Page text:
This post has been a long time coming. This is my therapy session. It will most likely be a mess of unfinished thoughts. But I'm getting them out there.
Saying goodbye to a pet is such a bizarre experience for those of us who think of our animals as family. People feel sorry, but don't always understand the magnitude of the situation. How unstable and lost you feel. My Pitou was my best friend. I know I'll never have the same relationship with another living thing that I did with him. He was special. And maybe you think that's what everyone thinks of their dog, but mine really was. He took care of me when I was young. When I grew up, I took care of him in his old age.
Pitou had two near death experiences in his life. The first was a mystery disease that my family refused to give up on. Our veterinarian was all but ready to tell us to end his suffering but we insisted on a referral to another animal hospital who diagnosed him correctly and saved his life. During the time that he was sick, I said my goodbyes and distanced myself. I was younger at the time and it was too much for me to handle. Having him cured was like a new life. The second incident was more sudden and scared me to the core. It's still something I don't like to think of because it tears me up inside. Even with both of these experiences, I wasn't numb to losing him. He lived to be 15 and a half and although I tried to ready myself it still shocked my system when he died.
I wanted desperately for him to fall asleep at home and not wake up. I prayed for it so often in those last few days. In the end, it more or less did happen that way. I'm having a hard time typing this post because when I start a sentence about his suffering my mind tells my fingers to erase the words. It's too damn hard to continue with those sentences.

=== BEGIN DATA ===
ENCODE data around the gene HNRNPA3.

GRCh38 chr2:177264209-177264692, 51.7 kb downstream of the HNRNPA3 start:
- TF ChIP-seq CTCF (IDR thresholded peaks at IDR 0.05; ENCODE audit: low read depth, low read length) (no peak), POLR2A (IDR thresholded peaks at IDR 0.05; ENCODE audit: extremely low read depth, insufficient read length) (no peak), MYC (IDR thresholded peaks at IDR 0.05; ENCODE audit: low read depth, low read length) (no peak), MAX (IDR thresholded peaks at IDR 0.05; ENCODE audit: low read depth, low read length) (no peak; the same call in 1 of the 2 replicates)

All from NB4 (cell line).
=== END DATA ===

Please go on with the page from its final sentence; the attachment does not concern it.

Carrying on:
(Pitou went through a phase of pink mohawks while I was in high school, as seen in the first photo.)
The days after he was gone were so strange. He was sick for a long time and was really all I thought of. I went to work, but that was mostly it. I called home to whomever was around while I was away to check on him constantly. I had to hold myself back from calling too often. I inspected and logged every bit of food, water, and sleep he had. I didn't sleep through the night. I woke up early in the mornings to rest my hand on his side to see if he was still breathing. He consumed my every thought. Friends and family would ask me if I wanted to go on weekend trips with them and I couldn't say yes, even if they were months away. It was hard to say the reason, but I couldn't plan them without knowing if Pitou would be gone yet or not. When he finally died I just didn't know what to do with myself. I continued to worry about him despite my best efforts to believe he was finally resting. The night he was buried I had a panic attack when it started snowing because I didn't want him to be cold. Being his care giver was hard to let go of.
A couple weeks after he passed, my mom found a bit of his fur in the fence outside our front door. We did most of his grooming's at home and the bits of fur were from his last haircut, which hadn't been for months. Maybe that should have been a nice thing to find but it was like a punch in the gut. I remember holding it crying and saying "he was just here." It was so strange to have seem so gone and to have found this piece of him. I carry that bit of fur in a clear locket around my neck now. I get questions about it more often than I would like. It's getting easier to answer them, though. People don't have to understand. In fact, they don't need to. I'm comforted in knowing that few people have as special of a bond with their dog as I did.
I had this portrait started before Pitou got sick and it was completed shortly after he died. The timing was impeccable. I have it framed on my desk and am also having it printed on canvas to go in a frame in my bedroom. (The artist, Gia, blogs here.)
Sometimes getting these words out of my head helps. I still cry. I still feel like I'm forgetting to do something when I have time to relax or go away for the weekend. I still panic when I can't find my locket. I cry when I see dogs that even mildly remind me of him. I'm meticulous about the neatness of his grave, even though I've only brought myself to sit by it twice in the last four months. I cry when I hold my mom's dogs because they just don't feel the same. I still cry when I drive down certain roads because they now hold bad memories. I'll cry when it snows for the first time next winter because I know how much Pitou loved it. But the years I had with Pitou were worth every bit of pain I feel now and there's no doubt in my mind about that.